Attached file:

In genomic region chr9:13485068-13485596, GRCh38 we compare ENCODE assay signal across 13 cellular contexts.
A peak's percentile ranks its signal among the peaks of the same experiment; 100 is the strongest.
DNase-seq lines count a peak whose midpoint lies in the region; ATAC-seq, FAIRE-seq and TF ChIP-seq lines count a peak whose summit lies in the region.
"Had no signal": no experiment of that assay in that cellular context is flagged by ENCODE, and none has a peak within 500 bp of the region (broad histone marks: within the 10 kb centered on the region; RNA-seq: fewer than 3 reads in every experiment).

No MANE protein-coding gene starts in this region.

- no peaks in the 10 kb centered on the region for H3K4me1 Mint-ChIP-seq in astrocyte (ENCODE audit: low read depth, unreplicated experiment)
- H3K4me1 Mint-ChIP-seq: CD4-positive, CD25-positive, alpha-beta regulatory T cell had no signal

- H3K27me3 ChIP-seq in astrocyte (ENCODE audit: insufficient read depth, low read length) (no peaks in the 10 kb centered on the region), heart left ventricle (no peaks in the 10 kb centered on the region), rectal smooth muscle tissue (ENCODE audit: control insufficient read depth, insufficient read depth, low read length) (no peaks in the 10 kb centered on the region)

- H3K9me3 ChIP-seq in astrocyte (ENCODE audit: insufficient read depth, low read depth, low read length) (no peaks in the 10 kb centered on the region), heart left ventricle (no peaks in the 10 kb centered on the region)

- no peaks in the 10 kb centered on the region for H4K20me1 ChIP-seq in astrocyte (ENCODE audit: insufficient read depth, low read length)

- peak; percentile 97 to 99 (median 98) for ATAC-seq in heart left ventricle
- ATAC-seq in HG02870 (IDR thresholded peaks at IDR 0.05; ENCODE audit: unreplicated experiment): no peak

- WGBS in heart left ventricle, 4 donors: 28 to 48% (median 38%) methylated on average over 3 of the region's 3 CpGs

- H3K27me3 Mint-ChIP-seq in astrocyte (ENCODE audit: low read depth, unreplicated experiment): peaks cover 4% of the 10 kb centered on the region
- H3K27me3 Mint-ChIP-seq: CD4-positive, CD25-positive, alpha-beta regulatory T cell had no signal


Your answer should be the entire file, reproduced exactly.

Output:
In genomic region chr9:13485068-13485596, GRCh38 we compare ENCODE assay signal across 13 cellular contexts.
A peak's percentile ranks its signal among the peaks of the same experiment; 100 is the strongest.
DNase-seq lines count a peak whose midpoint lies in the region; ATAC-seq, FAIRE-seq and TF ChIP-seq lines count a peak whose summit lies in the region.
"Had no signal": no experiment of that assay in that cellular context is flagged by ENCODE, and none has a peak within 500 bp of the region (broad histone marks: within the 10 kb centered on the region; RNA-seq: fewer than 3 reads in every experiment).

No MANE protein-coding gene starts in this region.

- no peaks in the 10 kb centered on the region for H3K4me1 Mint-ChIP-seq in astrocyte (ENCODE audit: low read depth, unreplicated experiment)
- H3K4me1 Mint-ChIP-seq: CD4-positive, CD25-positive, alpha-beta regulatory T cell had no signal

- H3K27me3 ChIP-seq in astrocyte (ENCODE audit: insufficient read depth, low read length) (no peaks in the 10 kb centered on the region), heart left ventricle (no peaks in the 10 kb centered on the region), rectal smooth muscle tissue (ENCODE audit: control insufficient read depth, insufficient read depth, low read length) (no peaks in the 10 kb centered on the region)

- H3K9me3 ChIP-seq in astrocyte (ENCODE audit: insufficient read depth, low read depth, low read length) (no peaks in the 10 kb centered on the region), heart left ventricle (no peaks in the 10 kb centered on the region)

- no peaks in the 10 kb centered on the region for H4K20me1 ChIP-seq in astrocyte (ENCODE audit: insufficient read depth, low read length)

- peak; percentile 97 to 99 (median 98) for ATAC-seq in heart left ventricle
- ATAC-seq in HG02870 (IDR thresholded peaks at IDR 0.05; ENCODE audit: unreplicated experiment): no peak

- WGBS in heart left ventricle, 4 donors: 28 to 48% (median 38%) methylated on average over 3 of the region's 3 CpGs

- H3K27me3 Mint-ChIP-seq in astrocyte (ENCODE audit: low read depth, unreplicated experiment): peaks cover 4% of the 10 kb centered on the region
- H3K27me3 Mint-ChIP-seq: CD4-positive, CD25-positive, alpha-beta regulatory T cell had no signal